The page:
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The number of EU staff quitting the NHS hospital trust in South Cheshire is on the rise, latest figures show.

Mid Cheshire Hospitals NHS Foundation Trust (MCHFT), which runs Leighton Hospital, is among just 29 in the country that have seen both a rise in EU staff leaving and a fall in EU staff joining.

In 2016-17, 8.5% of staff who left the trust were EU workers.

That’s compared to 6.3% in 2015-16 and 5.8% in 2014-15.

Meanwhile, the number of staff being recruited from the EU by MCHFT has also fallen compared to previous years.

In 2016-17, 6.1% of staff joining were from EU countries.

That’s compared to 8.7% in 2015-16 and more than 10% in 2014-15.

That means MCHFT is one of only 29 trusts where both the proportion of EU employees joining has fallen in consecutive years, and the proportion of EU employees leaving has also grown.

Many fear the figures, provided by BBC Local News Partnership, could be caused by the Brexit vote persuading EU staff to quit their jobs in the UK and return home.

NHS Employers have said the vote to leave had created “significant uncertainty” for the 58,000 EU nationals working in the health service.

And the NHS Confederation has warned if a significant proportion leave, the sustainability of quality services would be jeopardised.

Katie Petty-Saphon, Chief executive of the Medical Schools Council, said: “The Medical Schools Council welcomes the announcement of 1,500 new places in England most of whom will enter the workforce as junior doctors in 2024.

“If EU doctors leave the NHS in increasing numbers, these additional numbers will not plug the developing gap in experienced staff.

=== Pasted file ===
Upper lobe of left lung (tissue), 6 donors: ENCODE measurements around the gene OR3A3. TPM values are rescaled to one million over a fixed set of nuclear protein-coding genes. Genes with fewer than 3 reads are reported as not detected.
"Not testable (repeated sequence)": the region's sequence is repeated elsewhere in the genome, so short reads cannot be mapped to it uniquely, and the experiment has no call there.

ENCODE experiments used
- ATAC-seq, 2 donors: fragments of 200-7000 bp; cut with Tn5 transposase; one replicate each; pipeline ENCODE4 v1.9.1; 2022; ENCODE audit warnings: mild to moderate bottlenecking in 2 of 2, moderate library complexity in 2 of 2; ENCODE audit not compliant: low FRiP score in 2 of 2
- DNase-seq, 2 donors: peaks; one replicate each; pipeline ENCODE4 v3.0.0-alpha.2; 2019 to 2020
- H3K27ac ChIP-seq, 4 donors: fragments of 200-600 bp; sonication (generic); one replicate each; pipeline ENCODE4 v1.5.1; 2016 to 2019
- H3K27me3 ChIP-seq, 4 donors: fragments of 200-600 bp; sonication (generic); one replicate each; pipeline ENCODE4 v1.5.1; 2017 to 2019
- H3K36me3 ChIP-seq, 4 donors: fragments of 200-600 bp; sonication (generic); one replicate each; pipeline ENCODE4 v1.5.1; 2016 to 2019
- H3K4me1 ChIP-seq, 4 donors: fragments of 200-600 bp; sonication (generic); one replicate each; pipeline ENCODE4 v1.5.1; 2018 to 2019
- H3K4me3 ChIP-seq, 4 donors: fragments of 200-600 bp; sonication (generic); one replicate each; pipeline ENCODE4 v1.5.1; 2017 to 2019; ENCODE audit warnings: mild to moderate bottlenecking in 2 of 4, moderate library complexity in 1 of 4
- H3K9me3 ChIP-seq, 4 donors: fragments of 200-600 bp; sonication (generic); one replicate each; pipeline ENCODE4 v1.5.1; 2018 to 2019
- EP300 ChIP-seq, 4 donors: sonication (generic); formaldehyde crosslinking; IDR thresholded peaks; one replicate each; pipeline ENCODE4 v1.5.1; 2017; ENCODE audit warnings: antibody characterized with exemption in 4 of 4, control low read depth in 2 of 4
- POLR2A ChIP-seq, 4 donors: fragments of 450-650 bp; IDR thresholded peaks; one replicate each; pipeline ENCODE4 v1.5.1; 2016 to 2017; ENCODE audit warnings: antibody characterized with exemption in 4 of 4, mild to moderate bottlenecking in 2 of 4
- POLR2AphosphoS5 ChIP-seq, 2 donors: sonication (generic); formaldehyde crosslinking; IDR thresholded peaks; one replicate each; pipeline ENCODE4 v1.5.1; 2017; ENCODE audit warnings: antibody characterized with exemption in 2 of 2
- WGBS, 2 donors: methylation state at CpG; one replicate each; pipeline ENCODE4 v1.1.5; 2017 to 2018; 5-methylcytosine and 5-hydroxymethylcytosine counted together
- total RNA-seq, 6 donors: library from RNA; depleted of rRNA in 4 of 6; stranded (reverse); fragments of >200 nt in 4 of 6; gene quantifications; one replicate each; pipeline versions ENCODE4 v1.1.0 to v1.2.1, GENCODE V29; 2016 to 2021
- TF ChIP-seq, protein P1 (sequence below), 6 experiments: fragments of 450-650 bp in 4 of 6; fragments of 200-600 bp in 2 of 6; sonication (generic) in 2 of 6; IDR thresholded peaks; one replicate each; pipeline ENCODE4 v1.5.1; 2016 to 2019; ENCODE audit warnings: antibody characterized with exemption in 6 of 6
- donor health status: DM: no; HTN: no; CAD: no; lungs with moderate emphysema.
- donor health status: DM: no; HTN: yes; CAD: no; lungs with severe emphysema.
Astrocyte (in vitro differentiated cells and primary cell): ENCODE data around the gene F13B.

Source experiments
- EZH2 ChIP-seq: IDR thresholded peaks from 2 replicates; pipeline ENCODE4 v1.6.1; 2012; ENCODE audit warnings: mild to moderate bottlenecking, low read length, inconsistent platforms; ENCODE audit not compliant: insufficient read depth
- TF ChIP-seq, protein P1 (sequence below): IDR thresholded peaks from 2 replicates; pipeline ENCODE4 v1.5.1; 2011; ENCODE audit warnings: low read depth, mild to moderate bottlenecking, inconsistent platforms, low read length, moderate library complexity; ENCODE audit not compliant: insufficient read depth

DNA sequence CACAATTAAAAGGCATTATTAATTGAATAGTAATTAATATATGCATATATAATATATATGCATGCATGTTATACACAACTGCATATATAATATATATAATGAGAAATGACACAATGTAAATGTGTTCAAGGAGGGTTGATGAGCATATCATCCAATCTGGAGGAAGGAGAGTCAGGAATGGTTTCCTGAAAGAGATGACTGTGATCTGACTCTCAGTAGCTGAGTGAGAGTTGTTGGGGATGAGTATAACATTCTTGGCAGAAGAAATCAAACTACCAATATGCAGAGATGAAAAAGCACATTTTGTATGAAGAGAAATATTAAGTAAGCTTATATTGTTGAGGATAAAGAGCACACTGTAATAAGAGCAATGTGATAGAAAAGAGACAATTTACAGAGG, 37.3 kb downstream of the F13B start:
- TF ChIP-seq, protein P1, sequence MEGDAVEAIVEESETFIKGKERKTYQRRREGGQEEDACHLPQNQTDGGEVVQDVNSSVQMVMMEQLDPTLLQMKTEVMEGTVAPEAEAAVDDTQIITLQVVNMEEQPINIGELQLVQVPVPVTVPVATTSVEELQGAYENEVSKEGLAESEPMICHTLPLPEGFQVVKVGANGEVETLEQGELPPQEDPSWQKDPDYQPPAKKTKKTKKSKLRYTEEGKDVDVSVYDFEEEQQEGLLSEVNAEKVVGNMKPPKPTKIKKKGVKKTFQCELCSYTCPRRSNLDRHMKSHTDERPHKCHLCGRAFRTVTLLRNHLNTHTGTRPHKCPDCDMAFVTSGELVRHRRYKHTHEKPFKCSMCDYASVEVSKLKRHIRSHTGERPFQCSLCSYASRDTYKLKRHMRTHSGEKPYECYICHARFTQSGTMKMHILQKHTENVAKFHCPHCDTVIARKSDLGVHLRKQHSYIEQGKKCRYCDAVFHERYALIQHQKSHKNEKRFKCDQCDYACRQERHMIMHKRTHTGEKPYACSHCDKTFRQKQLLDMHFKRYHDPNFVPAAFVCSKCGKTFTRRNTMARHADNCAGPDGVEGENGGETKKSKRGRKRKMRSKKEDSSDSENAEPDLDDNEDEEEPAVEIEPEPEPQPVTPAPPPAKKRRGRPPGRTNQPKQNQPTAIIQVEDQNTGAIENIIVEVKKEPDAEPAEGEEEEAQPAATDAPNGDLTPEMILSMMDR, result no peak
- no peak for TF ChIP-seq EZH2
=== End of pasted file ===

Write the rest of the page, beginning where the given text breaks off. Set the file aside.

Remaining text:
“An additional pressure is that the NHS urgently needs an influx of new, UK trained, doctors to address the demands of an ageing population.

“Any loss of EU doctors will only exacerbate this problem.”

The Nursing and Midwifery Council said: “In July, we released data that showed since March 2016 our register has started to decline.

“There has been a decrease in nurses and midwives joining our register and increase in those leaving, with the widening gap between leavers and joiners most prominent among UK nurses and midwives.”

A Department for Health spokesperson said: “There are 3,193 more EU nationals working in the NHS than at the time of the referendum – we have been absolutely clear that these staff play a vital role in the NHS and want to see their excellent work continue long after the UK leaves the EU.

“However, we recognise the NHS also needs more home-grown staff, so we’ll be training we’ll be training an extra 1,500 doctors and 10,000 nurses, midwives and allied health professionals a year by 2020 to ensure the NHS has the workforce it needs both now and in the future.”

Nantwichnews has contacted MCHFT for their comments and are still awaiting a reply.

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